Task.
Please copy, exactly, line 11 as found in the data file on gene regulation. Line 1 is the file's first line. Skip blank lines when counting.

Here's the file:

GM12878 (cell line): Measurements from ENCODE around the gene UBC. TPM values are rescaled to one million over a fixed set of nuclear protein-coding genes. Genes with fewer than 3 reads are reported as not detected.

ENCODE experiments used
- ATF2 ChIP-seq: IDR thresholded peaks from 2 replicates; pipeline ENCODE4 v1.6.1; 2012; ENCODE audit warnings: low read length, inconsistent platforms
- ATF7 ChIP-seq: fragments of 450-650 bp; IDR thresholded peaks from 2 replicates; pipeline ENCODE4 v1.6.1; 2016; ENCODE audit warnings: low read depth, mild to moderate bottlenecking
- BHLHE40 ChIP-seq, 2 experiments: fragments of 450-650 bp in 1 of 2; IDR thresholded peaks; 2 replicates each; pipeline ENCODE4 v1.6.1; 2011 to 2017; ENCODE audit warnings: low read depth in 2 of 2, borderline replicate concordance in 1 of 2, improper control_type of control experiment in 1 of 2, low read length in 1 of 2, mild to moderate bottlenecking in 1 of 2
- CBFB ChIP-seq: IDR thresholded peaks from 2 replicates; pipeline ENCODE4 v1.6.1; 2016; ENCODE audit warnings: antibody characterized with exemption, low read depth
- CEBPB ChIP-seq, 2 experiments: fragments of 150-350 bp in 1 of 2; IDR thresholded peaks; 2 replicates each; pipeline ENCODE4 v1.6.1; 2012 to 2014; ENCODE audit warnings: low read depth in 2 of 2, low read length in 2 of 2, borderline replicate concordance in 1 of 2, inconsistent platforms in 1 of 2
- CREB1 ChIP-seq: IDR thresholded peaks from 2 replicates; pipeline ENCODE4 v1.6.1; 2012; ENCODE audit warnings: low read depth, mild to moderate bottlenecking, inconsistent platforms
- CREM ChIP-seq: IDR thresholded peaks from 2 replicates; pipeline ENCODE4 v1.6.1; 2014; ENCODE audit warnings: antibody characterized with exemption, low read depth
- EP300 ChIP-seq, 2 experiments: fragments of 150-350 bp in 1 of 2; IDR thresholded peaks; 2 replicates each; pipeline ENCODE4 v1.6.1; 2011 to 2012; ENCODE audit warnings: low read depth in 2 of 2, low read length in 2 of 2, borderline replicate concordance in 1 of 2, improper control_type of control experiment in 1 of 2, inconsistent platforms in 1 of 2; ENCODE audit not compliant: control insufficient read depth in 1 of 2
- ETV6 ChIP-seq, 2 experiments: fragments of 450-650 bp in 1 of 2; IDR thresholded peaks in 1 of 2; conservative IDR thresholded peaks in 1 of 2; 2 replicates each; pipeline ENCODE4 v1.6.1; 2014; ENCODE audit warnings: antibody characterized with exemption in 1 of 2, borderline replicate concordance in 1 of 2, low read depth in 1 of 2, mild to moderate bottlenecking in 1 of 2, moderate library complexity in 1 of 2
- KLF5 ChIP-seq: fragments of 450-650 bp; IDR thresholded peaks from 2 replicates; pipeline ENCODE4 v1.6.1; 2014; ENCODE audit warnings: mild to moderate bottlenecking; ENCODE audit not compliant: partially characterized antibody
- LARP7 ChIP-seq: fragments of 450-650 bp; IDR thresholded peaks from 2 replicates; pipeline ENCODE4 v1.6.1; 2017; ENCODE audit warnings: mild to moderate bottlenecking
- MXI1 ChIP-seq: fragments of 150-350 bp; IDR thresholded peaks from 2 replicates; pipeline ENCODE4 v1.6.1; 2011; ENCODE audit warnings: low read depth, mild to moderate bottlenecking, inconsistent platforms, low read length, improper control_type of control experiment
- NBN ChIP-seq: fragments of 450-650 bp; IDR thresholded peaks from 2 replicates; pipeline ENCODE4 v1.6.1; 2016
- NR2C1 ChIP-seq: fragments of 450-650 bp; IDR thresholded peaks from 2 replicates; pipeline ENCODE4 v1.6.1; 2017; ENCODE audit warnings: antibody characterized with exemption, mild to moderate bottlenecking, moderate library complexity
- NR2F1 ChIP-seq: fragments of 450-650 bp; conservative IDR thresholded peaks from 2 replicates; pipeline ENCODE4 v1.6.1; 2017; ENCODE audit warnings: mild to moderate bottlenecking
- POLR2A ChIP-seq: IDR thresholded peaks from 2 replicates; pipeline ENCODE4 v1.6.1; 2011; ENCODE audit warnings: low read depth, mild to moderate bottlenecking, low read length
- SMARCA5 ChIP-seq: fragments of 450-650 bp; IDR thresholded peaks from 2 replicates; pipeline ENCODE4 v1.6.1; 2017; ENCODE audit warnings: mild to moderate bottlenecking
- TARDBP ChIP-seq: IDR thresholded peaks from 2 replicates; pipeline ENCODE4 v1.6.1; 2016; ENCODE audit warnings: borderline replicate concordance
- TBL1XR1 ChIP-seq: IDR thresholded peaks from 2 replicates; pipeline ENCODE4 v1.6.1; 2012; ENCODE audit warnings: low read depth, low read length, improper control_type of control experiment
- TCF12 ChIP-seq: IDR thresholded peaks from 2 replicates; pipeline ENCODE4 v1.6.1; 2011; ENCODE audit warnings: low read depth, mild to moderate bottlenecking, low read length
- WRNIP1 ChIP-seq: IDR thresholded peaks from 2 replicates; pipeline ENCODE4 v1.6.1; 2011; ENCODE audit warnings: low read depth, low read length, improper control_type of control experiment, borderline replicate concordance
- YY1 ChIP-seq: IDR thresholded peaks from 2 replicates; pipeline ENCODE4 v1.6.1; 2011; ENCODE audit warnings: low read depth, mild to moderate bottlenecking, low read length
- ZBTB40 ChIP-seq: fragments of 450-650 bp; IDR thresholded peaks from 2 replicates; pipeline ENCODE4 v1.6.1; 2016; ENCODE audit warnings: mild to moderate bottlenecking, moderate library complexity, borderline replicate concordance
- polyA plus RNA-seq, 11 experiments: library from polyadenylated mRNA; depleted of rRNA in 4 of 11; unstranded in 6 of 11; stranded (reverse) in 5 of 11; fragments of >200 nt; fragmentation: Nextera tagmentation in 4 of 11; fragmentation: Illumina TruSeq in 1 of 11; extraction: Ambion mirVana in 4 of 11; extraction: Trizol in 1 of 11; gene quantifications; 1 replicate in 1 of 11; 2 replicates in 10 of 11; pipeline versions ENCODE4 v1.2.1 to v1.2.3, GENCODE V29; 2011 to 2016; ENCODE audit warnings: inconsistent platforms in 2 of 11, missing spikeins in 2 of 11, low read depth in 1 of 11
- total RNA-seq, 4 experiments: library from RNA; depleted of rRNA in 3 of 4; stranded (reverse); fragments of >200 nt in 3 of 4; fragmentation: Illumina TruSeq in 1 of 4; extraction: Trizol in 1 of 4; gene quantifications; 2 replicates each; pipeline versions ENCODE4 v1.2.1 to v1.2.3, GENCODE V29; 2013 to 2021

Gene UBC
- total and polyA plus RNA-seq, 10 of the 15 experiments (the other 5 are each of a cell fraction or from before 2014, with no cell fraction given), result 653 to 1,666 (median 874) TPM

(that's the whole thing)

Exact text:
- ETV6 ChIP-seq, 2 experiments: fragments of 450-650 bp in 1 of 2; IDR thresholded peaks in 1 of 2; conservative IDR thresholded peaks in 1 of 2; 2 replicates each; pipeline ENCODE4 v1.6.1; 2014; ENCODE audit warnings: antibody characterized with exemption in 1 of 2, borderline replicate concordance in 1 of 2, low read depth in 1 of 2, mild to moderate bottlenecking in 1 of 2, moderate library complexity in 1 of 2